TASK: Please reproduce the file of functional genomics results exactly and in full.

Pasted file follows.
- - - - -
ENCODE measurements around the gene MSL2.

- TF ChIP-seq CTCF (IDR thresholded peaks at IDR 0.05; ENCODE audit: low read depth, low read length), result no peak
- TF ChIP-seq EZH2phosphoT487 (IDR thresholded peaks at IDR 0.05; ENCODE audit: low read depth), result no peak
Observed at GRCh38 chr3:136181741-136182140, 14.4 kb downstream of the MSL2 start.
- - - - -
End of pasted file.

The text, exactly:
ENCODE measurements around the gene MSL2.

- TF ChIP-seq CTCF (IDR thresholded peaks at IDR 0.05; ENCODE audit: low read depth, low read length), result no peak
- TF ChIP-seq EZH2phosphoT487 (IDR thresholded peaks at IDR 0.05; ENCODE audit: low read depth), result no peak
Observed at GRCh38 chr3:136181741-136182140, 14.4 kb downstream of the MSL2 start.